One of the least enviable tasks of journalists in the US must be reporting on how the public trusts
their work less and less. A 2018 study found that only about four in ten Americans had at least a “fair” amount of trust in the media. Also, in a June 2019 survey, a full third of respondents agreed with President Donald trump that the news media are “the enemy of the people.”
the US isn’t unique in
this respect. A study last year
by the reuters Institute and oxford University found that,
across 37 countries, trust in the media stood at only
44%. countries that had particularly abysmal scores included Hungary, Greece and South Korea.
And in Africa new data suggests citizens’ support for press freedoms is
in sharp decline.
this news isn’t just bad for jour- nalists’ self-esteem. erosion in pub- lic confidence in the media could embolden leaders with autocratic tendencies. It could also provoke violence against journalists, limits on freedoms of expression, and an undermining of democracy more broadly.
Declining support for free media
Afrobarometer, an independent
African research network, has been
tracking African citizens’ attitudes on political, economic, and social issues since 1999. Its latest round of sur- veys, conducted between 2016 and
2018, included more than 45,000
respondents in 34 countries.
Most say they support democra- cy. but there are indications that con- fidence in institutions like elections and the media might be declining.
In surveys conducted between
2011 and 2013, a majority (56%) of people interviewed in 31 coun- tries supported the media’s right to publish any views and ideas with- out government control. only 39% said the government should have the “right to prevent the media from publishing things that it considers harmful to society”.
but in the intervening years, sup- port for media freedoms has declined sharply. the most recent survey showed that only 46% supported press freedoms; 49% favoured some government censorship.
this marks the first time that Afrobarometer has found govern- ment restrictions to be more popular than media freedoms.
these declines are not limited to a few countries. echoing trends elsewhere in the world, nearly every country in Africa has seen sharp declines in support for press free- dom in the last decade. the biggest drops were in tunisia (-21 points), Uganda (-21), cabo Verde (-27), and tanzania (-33).
these responses suggest that peo- ple are reacting to many of the same changes in media environments that are causing disenchantment around the globe. these include increasingly partisan outlets, social media that facilitate the spread of hate speech and “fake news”, and politicians who find it increasingly easy to downplay critical reporting by making report- ers themselves targets.
Threats to free press
Across much of Africa, journalists and other media practitioners are finding it increasingly difficult to work. Governments in Uganda and tanzania are enforcing new restric- tions on media.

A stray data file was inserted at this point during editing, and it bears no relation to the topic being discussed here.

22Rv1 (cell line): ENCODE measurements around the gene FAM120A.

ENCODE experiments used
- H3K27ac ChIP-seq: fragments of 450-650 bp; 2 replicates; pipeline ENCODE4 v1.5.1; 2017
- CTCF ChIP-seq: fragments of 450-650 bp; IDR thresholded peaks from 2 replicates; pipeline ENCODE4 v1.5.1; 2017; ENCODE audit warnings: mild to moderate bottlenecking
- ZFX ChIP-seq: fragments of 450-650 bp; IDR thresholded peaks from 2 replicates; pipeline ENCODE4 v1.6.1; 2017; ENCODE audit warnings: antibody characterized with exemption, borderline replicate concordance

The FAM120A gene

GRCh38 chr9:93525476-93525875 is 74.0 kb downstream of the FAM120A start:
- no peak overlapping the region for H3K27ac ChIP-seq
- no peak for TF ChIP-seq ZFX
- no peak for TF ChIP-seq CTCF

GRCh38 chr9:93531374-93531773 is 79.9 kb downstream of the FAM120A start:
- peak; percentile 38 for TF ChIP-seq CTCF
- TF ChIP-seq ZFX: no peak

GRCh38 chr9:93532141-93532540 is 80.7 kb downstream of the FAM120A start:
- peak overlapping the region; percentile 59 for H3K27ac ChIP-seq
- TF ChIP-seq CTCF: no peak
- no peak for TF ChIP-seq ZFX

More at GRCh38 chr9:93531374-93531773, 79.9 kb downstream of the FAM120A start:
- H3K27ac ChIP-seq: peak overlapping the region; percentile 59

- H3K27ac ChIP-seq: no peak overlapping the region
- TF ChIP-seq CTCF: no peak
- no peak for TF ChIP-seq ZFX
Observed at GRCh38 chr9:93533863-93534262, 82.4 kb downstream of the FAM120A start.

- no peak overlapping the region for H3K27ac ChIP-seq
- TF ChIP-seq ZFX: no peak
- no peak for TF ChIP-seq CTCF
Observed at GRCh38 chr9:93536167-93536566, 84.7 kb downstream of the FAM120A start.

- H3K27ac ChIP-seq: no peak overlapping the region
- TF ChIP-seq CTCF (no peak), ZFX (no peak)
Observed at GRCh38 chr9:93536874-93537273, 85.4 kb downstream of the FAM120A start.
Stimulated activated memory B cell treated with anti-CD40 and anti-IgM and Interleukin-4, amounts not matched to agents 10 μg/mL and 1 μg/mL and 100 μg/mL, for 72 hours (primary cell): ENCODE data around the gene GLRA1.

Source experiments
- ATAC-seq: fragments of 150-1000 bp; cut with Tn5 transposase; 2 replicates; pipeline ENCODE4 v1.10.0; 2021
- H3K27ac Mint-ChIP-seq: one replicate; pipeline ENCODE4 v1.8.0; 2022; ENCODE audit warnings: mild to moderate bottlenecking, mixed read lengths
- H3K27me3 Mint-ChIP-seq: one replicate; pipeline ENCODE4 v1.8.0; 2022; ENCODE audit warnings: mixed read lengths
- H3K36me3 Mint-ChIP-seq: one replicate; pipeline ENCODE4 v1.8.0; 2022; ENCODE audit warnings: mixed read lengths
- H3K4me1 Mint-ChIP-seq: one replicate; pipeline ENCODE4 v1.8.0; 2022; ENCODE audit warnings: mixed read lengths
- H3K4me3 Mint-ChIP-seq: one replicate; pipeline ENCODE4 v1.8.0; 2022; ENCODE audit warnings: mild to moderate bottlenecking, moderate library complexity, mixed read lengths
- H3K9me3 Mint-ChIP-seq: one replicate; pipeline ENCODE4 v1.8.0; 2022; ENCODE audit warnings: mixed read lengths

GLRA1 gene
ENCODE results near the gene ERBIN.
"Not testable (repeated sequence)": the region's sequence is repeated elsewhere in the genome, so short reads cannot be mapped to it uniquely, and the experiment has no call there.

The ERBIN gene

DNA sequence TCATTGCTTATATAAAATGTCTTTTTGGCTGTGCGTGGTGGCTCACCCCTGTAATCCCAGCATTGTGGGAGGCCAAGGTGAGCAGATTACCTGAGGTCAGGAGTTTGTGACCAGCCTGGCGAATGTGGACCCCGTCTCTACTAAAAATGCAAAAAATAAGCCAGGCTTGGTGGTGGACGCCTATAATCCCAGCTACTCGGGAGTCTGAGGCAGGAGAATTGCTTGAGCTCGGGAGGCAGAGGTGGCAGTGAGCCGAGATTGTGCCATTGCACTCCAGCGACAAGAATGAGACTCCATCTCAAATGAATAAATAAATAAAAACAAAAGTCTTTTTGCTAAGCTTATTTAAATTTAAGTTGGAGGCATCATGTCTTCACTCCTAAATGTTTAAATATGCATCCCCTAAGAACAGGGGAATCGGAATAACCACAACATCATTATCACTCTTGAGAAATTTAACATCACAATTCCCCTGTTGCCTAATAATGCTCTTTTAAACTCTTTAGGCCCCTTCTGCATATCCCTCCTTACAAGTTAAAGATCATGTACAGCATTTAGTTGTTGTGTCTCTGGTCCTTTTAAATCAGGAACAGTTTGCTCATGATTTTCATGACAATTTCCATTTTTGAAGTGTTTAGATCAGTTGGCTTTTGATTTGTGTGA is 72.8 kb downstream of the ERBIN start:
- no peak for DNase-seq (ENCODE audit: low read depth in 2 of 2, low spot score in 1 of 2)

In addition, full and partial shut- downs of Internet
and social media are becoming increasingly common. In 2019 such
shutdowns occurred in benin,
the Democratic republic of
the congo, ethiopia,
Zimbabwe. chadians went without social media for 16 months before services were restored in June 2019. the government of President Idriss Déby, who has been in power since
1990, claimed the shutdown was necessary because some were using the Internet for “malicious purposes.” Many of these countries have
had broader problems with a lack of democratic accountability. but
even Ghana, perennially rated as one of the continent’s most democratic countries, has seen serious threats to press freedom recently. In June
2019, two journalists – emmanuel Ajarfor Abugri and emmanuel Yeboah britwum – were arrested, apparently due to their reporting on a powerful government minister.
Why public support for free media matters
Declines in support for press free- doms are concerning. Increased sup- port for government limitations on media doesn’t suggest that there are broad popular sentiment favouring Internet shutdowns, closures of tele- vision stations, and violence against journalists. And it does not mean that people in Africa generally sup- port returning to the days of state- run monopolies of broadcast outlets and the heavy-handed censor’s red pen.
but it’s imperative that African leaders are called to account for any encroachments on media freedom. While rhetorical attacks on the press by leaders like trump, brazil’s Jair bolsonaro, the Philippines’ rodrigo Duterte, and Poland’s Andrezj Duda have received attention for stoking popular vitriol against journalists, these leaders are also taking advan- tage of deeper and long-evolving declines in popular support for the media. In some African countries threat- ening words too often turn into action. examples include Uganda’s
“social media taxes” intended to squelch opposition voices, the tear- gassing of newsrooms in Zimbabwe, the criminalisation of reporting cer- tain kinds of content in burkina Faso, and impunity for violence against journalists.
A failure to denounce these actions could – even unwittingly
– contribute to dismantling one of the most essential underpinnings of democracy: a free press.